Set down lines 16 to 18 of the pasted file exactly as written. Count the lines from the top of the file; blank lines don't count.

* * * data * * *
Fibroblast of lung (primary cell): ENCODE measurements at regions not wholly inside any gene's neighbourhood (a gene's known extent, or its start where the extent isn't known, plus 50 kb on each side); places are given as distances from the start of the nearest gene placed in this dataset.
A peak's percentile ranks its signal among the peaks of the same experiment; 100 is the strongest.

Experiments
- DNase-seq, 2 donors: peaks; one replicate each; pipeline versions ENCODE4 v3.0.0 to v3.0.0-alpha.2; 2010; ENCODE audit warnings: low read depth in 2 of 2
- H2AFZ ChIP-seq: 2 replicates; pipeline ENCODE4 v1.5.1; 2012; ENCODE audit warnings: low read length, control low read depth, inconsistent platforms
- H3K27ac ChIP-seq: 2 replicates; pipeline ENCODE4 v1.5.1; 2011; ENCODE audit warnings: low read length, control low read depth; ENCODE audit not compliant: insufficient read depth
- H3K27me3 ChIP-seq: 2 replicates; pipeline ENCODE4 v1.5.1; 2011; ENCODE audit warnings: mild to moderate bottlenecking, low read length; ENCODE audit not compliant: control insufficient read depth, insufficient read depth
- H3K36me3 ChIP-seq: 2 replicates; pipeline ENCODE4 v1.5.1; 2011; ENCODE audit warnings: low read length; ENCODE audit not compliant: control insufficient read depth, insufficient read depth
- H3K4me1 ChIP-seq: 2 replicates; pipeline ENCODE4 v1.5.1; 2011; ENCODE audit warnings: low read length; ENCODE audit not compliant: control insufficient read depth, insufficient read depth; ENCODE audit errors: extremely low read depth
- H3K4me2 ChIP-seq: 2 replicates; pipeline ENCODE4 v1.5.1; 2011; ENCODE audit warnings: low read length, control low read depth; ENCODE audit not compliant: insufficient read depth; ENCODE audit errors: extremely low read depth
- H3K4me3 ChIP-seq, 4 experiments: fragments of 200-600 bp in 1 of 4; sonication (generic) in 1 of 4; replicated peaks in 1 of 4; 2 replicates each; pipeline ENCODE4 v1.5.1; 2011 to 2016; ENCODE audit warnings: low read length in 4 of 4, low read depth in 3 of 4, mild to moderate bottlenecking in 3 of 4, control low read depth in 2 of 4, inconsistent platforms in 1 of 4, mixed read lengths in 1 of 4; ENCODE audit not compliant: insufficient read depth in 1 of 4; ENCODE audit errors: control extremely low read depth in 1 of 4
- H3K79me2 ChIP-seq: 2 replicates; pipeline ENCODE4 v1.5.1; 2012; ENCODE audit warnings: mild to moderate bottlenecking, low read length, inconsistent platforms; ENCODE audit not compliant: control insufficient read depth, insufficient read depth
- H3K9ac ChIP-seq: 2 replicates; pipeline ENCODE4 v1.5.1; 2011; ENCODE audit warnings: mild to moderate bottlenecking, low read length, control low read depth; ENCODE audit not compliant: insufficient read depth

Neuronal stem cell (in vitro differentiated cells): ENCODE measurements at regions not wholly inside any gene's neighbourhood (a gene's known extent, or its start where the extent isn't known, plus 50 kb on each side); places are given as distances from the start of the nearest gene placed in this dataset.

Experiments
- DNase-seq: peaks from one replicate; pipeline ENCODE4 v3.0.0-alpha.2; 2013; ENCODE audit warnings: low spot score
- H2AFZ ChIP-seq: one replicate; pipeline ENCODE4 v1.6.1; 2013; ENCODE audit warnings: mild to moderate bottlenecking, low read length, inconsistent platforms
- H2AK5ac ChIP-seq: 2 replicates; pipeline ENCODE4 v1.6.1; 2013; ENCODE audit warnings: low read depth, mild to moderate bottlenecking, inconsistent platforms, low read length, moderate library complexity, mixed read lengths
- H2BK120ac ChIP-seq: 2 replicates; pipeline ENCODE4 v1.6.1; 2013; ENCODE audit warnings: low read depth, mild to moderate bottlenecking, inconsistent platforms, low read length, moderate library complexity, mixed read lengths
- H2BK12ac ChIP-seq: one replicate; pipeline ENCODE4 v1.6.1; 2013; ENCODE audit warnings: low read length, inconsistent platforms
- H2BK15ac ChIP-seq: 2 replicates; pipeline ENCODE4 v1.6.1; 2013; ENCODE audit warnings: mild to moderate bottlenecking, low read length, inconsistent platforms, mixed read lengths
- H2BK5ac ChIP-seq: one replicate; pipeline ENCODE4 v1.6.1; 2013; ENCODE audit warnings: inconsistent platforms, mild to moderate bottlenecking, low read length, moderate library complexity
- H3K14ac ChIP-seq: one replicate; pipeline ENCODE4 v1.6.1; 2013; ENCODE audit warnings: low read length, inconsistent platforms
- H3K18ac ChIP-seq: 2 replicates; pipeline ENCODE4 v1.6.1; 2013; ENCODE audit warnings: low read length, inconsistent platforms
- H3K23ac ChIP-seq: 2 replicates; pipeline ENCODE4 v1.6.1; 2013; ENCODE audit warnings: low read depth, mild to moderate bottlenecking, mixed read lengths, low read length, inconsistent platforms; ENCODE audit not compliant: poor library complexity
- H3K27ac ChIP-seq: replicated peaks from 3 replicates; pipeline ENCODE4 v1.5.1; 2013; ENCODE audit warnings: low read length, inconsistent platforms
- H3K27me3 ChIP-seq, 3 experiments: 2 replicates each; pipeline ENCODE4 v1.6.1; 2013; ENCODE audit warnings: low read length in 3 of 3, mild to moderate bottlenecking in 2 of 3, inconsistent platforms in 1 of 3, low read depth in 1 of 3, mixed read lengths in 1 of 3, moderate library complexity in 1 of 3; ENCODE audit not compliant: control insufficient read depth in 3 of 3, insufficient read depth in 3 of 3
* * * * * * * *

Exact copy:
- DNase-seq: peaks from one replicate; pipeline ENCODE4 v3.0.0-alpha.2; 2013; ENCODE audit warnings: low spot score
- H2AFZ ChIP-seq: one replicate; pipeline ENCODE4 v1.6.1; 2013; ENCODE audit warnings: mild to moderate bottlenecking, low read length, inconsistent platforms
- H2AK5ac ChIP-seq: 2 replicates; pipeline ENCODE4 v1.6.1; 2013; ENCODE audit warnings: low read depth, mild to moderate bottlenecking, inconsistent platforms, low read length, moderate library complexity, mixed read lengths